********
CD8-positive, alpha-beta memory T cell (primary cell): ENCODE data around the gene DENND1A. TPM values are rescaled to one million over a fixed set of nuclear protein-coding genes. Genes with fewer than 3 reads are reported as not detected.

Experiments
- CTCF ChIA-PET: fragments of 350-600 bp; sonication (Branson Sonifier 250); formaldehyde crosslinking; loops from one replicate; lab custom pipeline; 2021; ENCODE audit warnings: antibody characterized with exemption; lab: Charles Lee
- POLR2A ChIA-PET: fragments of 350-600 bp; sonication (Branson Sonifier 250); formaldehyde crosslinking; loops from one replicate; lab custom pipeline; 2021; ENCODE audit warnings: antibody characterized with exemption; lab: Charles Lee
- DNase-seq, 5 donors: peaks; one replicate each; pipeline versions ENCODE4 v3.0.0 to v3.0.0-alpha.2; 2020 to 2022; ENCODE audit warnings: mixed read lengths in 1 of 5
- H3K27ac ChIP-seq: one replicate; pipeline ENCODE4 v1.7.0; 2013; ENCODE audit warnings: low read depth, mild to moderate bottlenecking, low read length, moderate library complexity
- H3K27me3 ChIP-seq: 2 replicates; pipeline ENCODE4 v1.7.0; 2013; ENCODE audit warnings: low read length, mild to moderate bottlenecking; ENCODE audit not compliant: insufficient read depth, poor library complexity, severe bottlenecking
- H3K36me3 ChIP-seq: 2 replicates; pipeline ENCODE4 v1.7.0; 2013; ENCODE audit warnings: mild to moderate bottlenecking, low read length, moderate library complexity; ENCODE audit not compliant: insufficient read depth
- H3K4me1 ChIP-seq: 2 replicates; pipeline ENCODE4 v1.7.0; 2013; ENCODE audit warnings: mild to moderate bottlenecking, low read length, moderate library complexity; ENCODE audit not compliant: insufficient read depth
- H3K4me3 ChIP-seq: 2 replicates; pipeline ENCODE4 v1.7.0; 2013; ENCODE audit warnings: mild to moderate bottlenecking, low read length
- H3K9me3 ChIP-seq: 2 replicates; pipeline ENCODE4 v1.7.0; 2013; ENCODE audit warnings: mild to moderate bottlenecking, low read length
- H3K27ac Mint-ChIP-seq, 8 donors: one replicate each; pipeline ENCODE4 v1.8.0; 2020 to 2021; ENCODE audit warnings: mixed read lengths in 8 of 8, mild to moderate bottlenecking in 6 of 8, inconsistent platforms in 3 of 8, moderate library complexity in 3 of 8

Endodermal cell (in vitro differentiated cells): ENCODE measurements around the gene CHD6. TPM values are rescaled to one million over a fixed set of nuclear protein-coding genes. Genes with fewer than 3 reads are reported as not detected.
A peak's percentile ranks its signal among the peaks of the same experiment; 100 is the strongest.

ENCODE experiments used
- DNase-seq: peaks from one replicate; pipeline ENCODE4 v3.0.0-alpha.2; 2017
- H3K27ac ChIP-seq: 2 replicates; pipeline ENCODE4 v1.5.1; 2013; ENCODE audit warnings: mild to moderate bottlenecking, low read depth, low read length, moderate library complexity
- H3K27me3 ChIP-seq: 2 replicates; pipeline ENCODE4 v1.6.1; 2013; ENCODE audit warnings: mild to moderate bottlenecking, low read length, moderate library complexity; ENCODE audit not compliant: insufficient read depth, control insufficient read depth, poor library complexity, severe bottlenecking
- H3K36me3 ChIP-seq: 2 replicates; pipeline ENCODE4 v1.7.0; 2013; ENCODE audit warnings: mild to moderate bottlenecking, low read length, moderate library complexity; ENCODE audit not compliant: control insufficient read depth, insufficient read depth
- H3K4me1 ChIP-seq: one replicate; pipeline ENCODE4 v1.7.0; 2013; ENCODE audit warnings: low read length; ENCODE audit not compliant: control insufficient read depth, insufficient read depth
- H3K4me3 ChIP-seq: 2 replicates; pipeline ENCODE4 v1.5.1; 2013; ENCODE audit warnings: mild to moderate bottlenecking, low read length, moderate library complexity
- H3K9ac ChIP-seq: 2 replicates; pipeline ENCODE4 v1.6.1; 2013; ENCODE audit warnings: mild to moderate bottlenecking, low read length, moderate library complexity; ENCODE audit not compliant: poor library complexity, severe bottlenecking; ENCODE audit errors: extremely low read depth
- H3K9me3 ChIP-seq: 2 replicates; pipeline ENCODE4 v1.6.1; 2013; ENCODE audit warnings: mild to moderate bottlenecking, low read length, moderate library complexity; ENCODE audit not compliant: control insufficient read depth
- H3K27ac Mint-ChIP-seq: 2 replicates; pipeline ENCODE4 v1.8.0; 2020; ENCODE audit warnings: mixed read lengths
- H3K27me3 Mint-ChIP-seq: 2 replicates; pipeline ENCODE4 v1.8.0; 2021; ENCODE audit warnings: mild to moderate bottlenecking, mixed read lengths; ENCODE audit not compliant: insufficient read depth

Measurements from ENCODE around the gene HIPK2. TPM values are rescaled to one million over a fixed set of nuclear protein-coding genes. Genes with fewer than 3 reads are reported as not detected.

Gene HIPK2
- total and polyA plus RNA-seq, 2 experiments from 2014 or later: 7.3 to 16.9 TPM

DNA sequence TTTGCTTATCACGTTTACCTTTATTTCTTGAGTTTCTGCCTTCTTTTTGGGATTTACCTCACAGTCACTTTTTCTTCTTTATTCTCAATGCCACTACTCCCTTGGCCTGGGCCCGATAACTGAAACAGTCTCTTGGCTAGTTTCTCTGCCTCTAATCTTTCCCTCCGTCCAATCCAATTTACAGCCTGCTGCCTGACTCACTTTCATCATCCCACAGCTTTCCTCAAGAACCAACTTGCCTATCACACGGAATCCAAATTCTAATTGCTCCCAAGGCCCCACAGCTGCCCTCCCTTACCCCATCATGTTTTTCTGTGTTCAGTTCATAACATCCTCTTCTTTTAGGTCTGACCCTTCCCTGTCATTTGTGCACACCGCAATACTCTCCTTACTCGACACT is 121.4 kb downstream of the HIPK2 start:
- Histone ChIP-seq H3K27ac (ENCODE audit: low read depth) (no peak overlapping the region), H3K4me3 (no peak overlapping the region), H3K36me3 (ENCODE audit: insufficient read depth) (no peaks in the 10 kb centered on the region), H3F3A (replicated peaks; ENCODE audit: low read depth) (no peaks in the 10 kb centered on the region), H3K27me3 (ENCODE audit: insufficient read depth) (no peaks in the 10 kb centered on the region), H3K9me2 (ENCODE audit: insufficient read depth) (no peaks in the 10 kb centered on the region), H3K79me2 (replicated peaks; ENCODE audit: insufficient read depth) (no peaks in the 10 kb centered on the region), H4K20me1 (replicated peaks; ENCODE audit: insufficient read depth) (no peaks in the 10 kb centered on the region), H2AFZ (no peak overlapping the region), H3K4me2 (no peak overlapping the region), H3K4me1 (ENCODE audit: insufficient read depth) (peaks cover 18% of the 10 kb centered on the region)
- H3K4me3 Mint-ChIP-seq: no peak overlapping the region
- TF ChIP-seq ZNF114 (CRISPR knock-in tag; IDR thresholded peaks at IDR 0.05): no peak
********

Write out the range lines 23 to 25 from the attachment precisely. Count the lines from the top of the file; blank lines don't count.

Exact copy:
- H3K9me3 ChIP-seq: 2 replicates; pipeline ENCODE4 v1.6.1; 2013; ENCODE audit warnings: mild to moderate bottlenecking, low read length, moderate library complexity; ENCODE audit not compliant: control insufficient read depth
- H3K27ac Mint-ChIP-seq: 2 replicates; pipeline ENCODE4 v1.8.0; 2020; ENCODE audit warnings: mixed read lengths
- H3K27me3 Mint-ChIP-seq: 2 replicates; pipeline ENCODE4 v1.8.0; 2021; ENCODE audit warnings: mild to moderate bottlenecking, mixed read lengths; ENCODE audit not compliant: insufficient read depth